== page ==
Hiking began earlier each day – we realized we needed to try and beat the heat of the day by starting earlier each morning. We consulted the trusty “map” which wasn’t a map so much as it was a graph of the hills and dells. It ended up looking like an EKG monitor and feeling like one as well. We would gauge how far we were going to go based on how many spikes were on the graph and where there was available shelter and water. Trails were marked with a white blaze on trees or on rocks. White was the blaze color for the Appalachian hikers, blue blazes signified another trial – sometimes an easier route. But serious Through Hikers only take the white blaze. The intrepid adventurers who blazed the AT must have been snickering to themselves as they envisioned sending foot weary trekkers up the side of a rocky hillside rather than take the flat route around that arrived at the exact same spot a couple hundred feet away. Maybe they were intent on insuring that all those hikers got the most out of their travels by viewing the incredible sites, but often those vistas were blocked by trees that must have grown up in the years since the trail was built.
I think back on the “training” I did to prepare myself for this adventure – the walks that became hikes; the shakedown overnight camping trip, and the trips to REI to make sure we had the right equipment and then inventing the mantra: Just put one foot in front of the other, that is how I am going to make it on the trail. Out of all of that, my mantra is the one thing that kept me going. There wasn’t anything that prepared me for the heat and the difficulty of sleeping out in it and the walking and hiking I did in the NW could not possibly have prepared my poor feet for the rocks, roots and incredible inclines and declines that the AT asked of them. After my first day coming down the side of a mountain of boulders, I knew my left little toenail wasn’t going to make it. Both little toes ended up with huge blisters, there were blisters on the balls of my feet and inside my big toe and even on the heel of my feet. Every morning I would tape them and shove them back inside my boots knowing that it would take a quarter of a mile before my toes became numb to the pain. Stopping for anything would cause the entire experience to be repeated. So – the mantra became all important – one foot in front of the other – just keep walking just keep walking.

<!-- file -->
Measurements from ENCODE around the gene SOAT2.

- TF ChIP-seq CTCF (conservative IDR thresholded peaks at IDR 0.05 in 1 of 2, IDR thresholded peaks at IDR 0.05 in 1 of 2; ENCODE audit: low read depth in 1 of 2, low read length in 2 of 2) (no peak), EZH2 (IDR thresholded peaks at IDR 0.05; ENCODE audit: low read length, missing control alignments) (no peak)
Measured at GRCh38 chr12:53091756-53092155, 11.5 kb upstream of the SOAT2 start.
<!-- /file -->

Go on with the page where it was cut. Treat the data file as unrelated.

Hikers all had trail names – Stink Bug, Honey Bun, Crash, Lost, Rabbit, Steamer, Thinker, Dump Truck, Clever Girl……. we met them on the trail, camped with them, learned some of their stories, parted, met them again at a campground or in town, read the messages they left in logs and shared their agony over the extreme heat and humidity. Hairy, lean, seasoned hikers with months of hiking behind them – they were generous and friendly with their stories and advise. We all shared one thing in common – our hiker smell.
Lindsey had her 24th birthday out on the AT. We hiked our ten miles up and over Mt. Everett and into Great Barrington where we stayed at a Dayz Inn. Showers, soft beds, restaurant food, and a place to sit – all luxuries. We ended our night with Euker and SoCo ice cream.
What did I learn from six days on the AT? Lindsey and Kyle are rock solid, tried and tested. So kind to one another, supportive, sweet and loving. This is quite a fete of accomplishment and testimony to their relationship and character – Lindsey is strong, stubborn and determined – marching like a line backer down that trail with her 25+ lb pack each morning, trekking poles beating out a steady tap and Kyle, quiet and steady following her North. The fact that they can climb into that tent night after night and spend hours chatting and laughing with each other makes me believe they are headed in the right direction.